The lessons of love from a fruit cake

Published 4:14 pm Monday, December 11, 2023

One of my favorite parts of the Christmas season is the gift of a homemade fruit cake from Milton’s cousin, Emma Gerald.  Emma makes the most beautiful and best fruit cake I have ever eaten. I have been a fruit cake lover from the age of five when I tasted my first one that was home made.  The fruitcake Emma makes me every year is a treasure indeed. It serves as a token of her love, caring and kindness that went into making it and her joy of giving it to me.

When I was five, my grandmother’s best friend brought her a homemade fruitcake while I was sitting in the swing on our front porch, helping my grandmother shell pecans. I listened to them talking about the ‘good old days’ when they were children at Christmas time. My grandmother gave me a little piece of the fruitcake and she talked about all the time, expense and care that her friend went through to make the cake.

While I enjoyed the cake, they talked about their homemade toys and treats they received at Christmas and how much they enjoyed them.  They also shared about how lovingly made cakes and pies were their best Christmas gifts. My grandmother shared how things like sugar, vanilla, flour and butter were precious items in her household and were hard to come by during World War 1 because food commodities were rationed. So, to be able to make cakes, pies, cookies and other treats weren’t always something that could be done. She said you had to save your ration coupons to be able to get the ingredients to make a cake or some other treat.  That made your gift of a cake or pie even more precious, because you had to sacrifice something to give it.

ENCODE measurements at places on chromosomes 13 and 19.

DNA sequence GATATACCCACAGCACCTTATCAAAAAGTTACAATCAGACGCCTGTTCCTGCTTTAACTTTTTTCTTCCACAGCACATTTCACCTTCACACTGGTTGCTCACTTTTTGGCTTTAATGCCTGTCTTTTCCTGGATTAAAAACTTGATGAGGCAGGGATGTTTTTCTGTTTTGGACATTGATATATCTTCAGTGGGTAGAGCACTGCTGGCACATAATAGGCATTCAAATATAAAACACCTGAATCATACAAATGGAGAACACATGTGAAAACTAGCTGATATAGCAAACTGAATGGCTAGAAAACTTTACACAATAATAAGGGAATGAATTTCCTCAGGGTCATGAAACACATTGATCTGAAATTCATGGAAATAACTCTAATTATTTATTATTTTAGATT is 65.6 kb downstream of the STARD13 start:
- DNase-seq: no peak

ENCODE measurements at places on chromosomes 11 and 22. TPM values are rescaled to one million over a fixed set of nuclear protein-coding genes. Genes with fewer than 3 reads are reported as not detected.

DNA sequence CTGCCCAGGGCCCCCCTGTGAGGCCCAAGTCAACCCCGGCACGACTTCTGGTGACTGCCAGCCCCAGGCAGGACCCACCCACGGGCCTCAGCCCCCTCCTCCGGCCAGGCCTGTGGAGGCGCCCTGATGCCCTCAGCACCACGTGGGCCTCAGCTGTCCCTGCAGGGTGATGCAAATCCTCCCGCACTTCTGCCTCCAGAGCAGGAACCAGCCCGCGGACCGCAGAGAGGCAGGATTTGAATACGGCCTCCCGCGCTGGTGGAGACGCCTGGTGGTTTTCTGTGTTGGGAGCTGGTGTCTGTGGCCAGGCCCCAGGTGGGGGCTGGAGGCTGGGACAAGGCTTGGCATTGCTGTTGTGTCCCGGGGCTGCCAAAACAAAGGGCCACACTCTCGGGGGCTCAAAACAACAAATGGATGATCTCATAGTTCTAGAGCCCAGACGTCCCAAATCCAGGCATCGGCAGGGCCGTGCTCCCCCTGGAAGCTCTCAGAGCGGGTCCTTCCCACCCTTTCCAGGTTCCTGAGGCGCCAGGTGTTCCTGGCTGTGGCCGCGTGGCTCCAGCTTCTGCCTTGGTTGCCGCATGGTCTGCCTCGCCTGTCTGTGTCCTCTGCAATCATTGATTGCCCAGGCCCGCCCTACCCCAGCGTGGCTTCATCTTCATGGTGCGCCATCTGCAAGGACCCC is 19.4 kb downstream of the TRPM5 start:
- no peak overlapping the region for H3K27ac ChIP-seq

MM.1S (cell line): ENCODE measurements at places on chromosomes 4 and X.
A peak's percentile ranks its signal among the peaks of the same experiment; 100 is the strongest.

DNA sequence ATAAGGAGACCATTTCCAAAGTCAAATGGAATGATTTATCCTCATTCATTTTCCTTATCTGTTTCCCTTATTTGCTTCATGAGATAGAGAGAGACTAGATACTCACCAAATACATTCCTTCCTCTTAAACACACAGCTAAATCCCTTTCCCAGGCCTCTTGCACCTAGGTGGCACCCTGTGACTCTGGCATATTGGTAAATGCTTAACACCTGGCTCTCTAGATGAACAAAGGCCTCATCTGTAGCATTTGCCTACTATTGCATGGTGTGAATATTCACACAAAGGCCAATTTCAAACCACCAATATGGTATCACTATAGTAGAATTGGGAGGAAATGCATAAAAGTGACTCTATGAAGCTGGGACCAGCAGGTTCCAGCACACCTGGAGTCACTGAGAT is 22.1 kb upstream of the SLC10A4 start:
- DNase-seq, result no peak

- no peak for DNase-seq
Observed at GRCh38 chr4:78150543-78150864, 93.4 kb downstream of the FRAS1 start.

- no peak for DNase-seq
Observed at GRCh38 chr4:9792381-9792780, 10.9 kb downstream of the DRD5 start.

My grandmother’s talked about how their elders saved different kinds of berries, nuts, candied orange peel and dried fruit all year to be able to make a fruit cake for their families. it was often the best gift they had to give, and it was made with love, caring and sacrifice as the main ingredients. The fruitcake was called ‘jewelry cake’ as the candied and dried fruit on top resembled gems.  The history of fruitcake is a long and interesting one, and even President George Washington’s wife Martha, had an enslaved woman Hannah Till make fruit cake for her.

The Washington Waterfront Underground Railroad Museum participated in the Arts of the Pamlico’s Home and Heritage Tour this year. As part of our presentation ‘Christmas on the Underground Railroad’ we shared the story of ‘jewelry cake’ and shared samples of it. And the lesson about the cake was the love behind it.

The Pillsbury Corporation has a very successful advertising campaign that has the slogan “nothing says loving like something from the oven.”  I would like to say, “nothing says loving like something from a beautiful, loving heart.”

This Christmas and hopefully all through the next year, may our gifts be filled with the labors of our love, caring and kindness. These gifts cost nothing to give but can impact the lives of those on the receiving end forever. And will make precious memories in the hearts receiving them.

Matthew 6:33

Leesa Jones is a Washington native and the cu-curator of the Washington Waterfront Underground Railroad Museum.